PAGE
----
On Tuesday, TechnoLawyer published "TechnoFeature: Mythbusters: Should Your Law Firm Switch From Windows to Mac?" by Christel Burris. Upon seeing the title, I was interested, particularl since I have written for TechnoLawyer in the past. However, upon reading the article, I was quite disappointed. The article by Ms. Burris, a former receptionist turned technology consultant, did nothing more than regurgitate many long-disproven myths that PC loyalists have used against Macs for years. Further, after seeing the many factual inaccuracies in it, I’m very disappointed that TechnoLawyer would even publish this article. To set the record straight, I present the following response from William L. Wilson, an attorney and MILO member:
An Open Letter to TechnoLawyer
I read Ms. Burris’s article with interest as the title suggested that some of the long-debunked Macintosh myths might be busted for the legal community. I was disappointed to find that Ms. Burris continued to propagate these myths. I am a lone Mac user in a law firm of 13 attorneys with plenty of support staff.
The biggest error in her article was that there are viruses that can infect Mac systems. The list of viruses she provided affect Macs that use the old OS 9. Since Apple moved to OS X, viruses are practically nonexistent. In fact, I do not run any anti-virus software on my MacBook Pro or any of the other Macs I own and use.
Ms. Burris continues her unfair attack by arguing that the Mac is not a secure platform. She is correct that the Mac OS is not 100% secure. Neither is Windows. Human beings are imperfect and software will always have some way that it can be exploited. The question is not whether a contestant was able to surprise people by hacking into a Mac quickly. The question is whether everyday users will experience problems caused by security holes. Microsoft issues a new security patch for Windows on the second Tuesday of each month. Apple releases security patches as soon as the problem is identified and solved. Unfortunately, Ms. Burris left the impression that the Mac OS is less secure than Windows. The fact that trojan horses, viruses, worms and so on regularly infest the Windows world while we Mac owners do not worry about these issues so much speaks for itself.
Ms. Burris also complained that some software was not as robust as other options available on the Windows platform. I do not have the level of experience she does in working with various pieces of legal software, but I can say that VMware Fusion, Parallels Desktop, and other options provide a seamless experience in running Windows applications on my Mac. Our firm uses PracticeMaster and Tabs 3, and I have no problem accessing the software.
Ms. Burris implies that Macs are somehow more prone to hardware failures by citing the example that she once had to replace a dead hard drive in an iMac while she’s had relatively few failures in Dell systems. One cannot logically draw a conclusion from this faulty analogy. With the proper tools and some brief online research for a set of instructions, she could have easily replaced the hard drive herself and upgraded its size at the same time in a few hours (if that). That alone may have been worth the cost of having the repair done under warranty. I have replaced hard drives in Macs and PCs, both laptops and desktops, and have found that they are equally simple.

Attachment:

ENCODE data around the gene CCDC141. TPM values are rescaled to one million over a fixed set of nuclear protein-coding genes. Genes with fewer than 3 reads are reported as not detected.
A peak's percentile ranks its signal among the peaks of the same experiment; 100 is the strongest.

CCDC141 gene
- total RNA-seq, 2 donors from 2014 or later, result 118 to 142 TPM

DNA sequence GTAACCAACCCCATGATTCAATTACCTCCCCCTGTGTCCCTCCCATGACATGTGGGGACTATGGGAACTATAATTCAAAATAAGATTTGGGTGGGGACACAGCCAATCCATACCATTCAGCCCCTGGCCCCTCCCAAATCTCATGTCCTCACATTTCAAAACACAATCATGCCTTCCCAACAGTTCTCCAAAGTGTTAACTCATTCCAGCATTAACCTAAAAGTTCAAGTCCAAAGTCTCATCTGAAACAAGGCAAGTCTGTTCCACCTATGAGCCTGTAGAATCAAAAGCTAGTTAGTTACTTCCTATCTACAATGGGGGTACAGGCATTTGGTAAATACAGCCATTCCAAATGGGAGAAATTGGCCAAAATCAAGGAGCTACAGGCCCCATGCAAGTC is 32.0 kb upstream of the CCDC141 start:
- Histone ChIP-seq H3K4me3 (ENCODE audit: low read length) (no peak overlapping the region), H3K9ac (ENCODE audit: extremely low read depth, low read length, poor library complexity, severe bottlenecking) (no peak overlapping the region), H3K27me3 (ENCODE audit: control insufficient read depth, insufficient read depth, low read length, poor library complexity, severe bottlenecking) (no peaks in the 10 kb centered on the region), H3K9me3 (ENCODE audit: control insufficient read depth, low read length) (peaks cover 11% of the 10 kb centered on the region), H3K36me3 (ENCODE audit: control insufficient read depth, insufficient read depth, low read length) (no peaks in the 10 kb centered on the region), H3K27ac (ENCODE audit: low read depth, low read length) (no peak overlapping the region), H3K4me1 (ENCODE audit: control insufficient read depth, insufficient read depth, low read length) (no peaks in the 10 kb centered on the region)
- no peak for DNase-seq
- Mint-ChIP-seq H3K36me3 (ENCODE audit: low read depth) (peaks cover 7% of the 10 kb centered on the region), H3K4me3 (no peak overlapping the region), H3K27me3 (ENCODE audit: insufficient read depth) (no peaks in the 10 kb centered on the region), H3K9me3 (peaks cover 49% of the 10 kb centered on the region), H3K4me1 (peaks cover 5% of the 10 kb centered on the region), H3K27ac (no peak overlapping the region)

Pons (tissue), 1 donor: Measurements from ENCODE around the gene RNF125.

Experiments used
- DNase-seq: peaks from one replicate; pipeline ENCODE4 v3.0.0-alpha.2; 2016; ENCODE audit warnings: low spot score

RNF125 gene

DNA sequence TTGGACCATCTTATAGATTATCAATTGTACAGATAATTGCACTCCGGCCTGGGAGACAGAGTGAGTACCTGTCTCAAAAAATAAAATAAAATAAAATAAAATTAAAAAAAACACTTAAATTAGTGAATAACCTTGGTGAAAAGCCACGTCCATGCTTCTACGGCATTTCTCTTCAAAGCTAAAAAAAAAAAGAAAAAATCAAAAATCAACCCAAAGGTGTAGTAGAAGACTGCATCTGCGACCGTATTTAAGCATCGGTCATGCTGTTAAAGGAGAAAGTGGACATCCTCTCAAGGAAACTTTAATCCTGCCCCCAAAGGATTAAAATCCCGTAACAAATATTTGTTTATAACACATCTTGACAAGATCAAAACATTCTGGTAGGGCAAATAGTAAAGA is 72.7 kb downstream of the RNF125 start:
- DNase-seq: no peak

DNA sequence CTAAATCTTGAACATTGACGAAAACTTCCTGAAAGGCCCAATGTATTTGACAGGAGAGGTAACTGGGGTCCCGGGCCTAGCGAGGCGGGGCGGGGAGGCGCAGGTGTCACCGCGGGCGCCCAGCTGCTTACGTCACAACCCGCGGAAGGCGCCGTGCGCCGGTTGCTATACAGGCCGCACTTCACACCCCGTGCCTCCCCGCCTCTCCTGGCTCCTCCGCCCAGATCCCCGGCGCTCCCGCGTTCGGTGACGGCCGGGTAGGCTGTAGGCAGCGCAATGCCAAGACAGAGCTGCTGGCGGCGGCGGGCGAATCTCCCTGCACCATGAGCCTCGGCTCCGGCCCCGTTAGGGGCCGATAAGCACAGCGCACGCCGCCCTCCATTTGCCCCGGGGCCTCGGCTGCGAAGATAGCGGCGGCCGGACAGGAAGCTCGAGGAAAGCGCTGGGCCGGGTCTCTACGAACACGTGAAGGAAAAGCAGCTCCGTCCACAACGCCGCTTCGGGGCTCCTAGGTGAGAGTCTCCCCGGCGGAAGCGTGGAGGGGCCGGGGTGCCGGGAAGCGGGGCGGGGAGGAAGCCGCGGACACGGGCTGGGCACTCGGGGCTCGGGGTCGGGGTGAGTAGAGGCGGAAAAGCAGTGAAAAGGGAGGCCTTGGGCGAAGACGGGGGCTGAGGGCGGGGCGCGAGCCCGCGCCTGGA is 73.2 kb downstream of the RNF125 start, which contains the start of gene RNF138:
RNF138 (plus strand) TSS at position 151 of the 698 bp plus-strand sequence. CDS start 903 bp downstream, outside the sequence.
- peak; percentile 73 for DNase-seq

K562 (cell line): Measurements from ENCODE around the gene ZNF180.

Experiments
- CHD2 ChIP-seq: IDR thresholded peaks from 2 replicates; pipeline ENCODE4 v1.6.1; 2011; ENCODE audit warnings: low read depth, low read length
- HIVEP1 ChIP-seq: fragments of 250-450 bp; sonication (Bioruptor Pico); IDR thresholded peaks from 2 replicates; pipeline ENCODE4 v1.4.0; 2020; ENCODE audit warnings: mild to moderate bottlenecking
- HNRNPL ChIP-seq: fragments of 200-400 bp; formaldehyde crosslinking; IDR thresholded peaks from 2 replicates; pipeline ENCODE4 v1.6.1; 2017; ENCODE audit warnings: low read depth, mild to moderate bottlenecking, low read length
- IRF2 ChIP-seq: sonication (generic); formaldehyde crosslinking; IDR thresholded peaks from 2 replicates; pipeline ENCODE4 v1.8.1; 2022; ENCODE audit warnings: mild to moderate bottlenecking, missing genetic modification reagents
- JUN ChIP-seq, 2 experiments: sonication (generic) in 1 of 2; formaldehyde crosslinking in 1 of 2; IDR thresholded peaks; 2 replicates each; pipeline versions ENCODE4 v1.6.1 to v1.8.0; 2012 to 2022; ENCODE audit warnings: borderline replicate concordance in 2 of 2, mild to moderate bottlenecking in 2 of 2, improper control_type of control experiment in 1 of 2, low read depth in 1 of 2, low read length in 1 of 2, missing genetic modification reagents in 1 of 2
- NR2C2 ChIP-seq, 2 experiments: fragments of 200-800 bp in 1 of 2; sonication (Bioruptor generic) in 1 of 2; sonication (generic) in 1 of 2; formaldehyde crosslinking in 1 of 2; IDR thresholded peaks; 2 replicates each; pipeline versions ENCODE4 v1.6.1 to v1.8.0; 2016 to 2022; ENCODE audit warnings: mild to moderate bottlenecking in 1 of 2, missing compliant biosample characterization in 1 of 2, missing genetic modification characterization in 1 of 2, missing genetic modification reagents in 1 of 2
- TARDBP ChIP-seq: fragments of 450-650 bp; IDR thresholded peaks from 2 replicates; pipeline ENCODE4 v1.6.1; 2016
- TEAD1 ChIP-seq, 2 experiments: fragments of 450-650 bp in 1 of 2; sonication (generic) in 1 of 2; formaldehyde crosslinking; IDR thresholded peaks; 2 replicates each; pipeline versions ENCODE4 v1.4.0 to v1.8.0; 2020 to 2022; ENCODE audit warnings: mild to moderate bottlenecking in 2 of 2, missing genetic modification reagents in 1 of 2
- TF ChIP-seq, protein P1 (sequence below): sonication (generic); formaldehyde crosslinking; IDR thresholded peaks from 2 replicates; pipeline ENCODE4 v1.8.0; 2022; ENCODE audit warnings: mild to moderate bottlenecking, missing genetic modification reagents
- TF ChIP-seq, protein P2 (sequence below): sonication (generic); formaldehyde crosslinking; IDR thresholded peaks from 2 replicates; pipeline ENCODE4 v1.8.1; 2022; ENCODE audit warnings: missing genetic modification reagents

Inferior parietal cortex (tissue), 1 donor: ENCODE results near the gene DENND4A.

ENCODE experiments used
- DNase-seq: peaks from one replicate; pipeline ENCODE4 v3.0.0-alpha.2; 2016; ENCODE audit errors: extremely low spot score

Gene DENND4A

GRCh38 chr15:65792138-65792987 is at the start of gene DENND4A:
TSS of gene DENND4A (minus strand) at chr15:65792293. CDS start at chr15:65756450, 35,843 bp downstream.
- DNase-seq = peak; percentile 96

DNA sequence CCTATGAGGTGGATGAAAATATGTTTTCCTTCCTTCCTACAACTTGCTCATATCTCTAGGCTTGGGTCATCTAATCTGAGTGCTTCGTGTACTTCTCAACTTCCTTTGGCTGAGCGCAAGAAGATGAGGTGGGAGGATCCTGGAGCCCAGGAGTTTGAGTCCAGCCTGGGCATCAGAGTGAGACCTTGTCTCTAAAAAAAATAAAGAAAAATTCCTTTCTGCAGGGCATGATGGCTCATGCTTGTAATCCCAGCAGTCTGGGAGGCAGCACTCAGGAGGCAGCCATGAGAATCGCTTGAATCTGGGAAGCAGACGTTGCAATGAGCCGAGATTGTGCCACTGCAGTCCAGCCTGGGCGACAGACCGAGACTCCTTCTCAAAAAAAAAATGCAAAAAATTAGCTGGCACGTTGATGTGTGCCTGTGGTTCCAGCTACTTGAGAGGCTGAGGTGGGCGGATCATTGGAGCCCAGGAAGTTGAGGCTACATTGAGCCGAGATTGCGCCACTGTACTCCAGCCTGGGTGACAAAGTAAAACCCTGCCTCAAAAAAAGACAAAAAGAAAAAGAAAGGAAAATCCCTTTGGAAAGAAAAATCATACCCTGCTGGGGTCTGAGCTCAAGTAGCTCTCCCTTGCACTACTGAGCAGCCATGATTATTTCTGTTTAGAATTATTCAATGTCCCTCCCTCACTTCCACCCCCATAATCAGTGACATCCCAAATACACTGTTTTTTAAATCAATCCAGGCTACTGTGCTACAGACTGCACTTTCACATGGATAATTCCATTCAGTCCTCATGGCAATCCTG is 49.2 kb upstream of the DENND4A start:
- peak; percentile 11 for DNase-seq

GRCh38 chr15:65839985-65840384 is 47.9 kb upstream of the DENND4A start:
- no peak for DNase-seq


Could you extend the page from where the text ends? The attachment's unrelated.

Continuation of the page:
As for the claim that there’s some software that can’t run on a Mac, with the aforementioned VMware Fusion or Parallels, this claim fails. It is true that the Mac platform lacks some "native" software applications, but with virtual machines running on Mac’s Intel processors, there’s no issue. Sadly, Ms. Burris’s attack on the Mac platform may discourage developers from considering and building more specialized Mac applications.
With respect to efficiency, I can count on one hand the number of times my MacBook Pro has locked up in the past six months. In fact, I only need one finger. One cannot be efficient if the computer has contracted a virus or run into some other problem that continues to plague the Windows platform. The infamous "blue screen of death" is not a ghost of past crashes. Lawyers should consider how often they have their IT specialist come in to fix a problem on the Windows platform. Our IT contractor comes in probably monthly (at a cost that I am not privy to) in order to provide some remedy (most often a virus or similar issue). As he said after one of our attorney’s computers was taken over by a spambot last month, "If you want to avoid this type of problem, you buy a Mac."
There is plenty of room to debate the merits of each platform in the legal world. Ms. Burris flatly concludes that the Mac cannot outperform Windows in a law practice. This may be her opinion, but it shouldn’t be presented as a proven fact. I am hopeful that my rebuttal (which is my opinion) has helped readers see the merits of a system that Ms. Burris has unfairly dismissed.
William L. Wilson, Attorney at Law
Anderson, Agostino & Keller, P.C.
South Bend, Indiana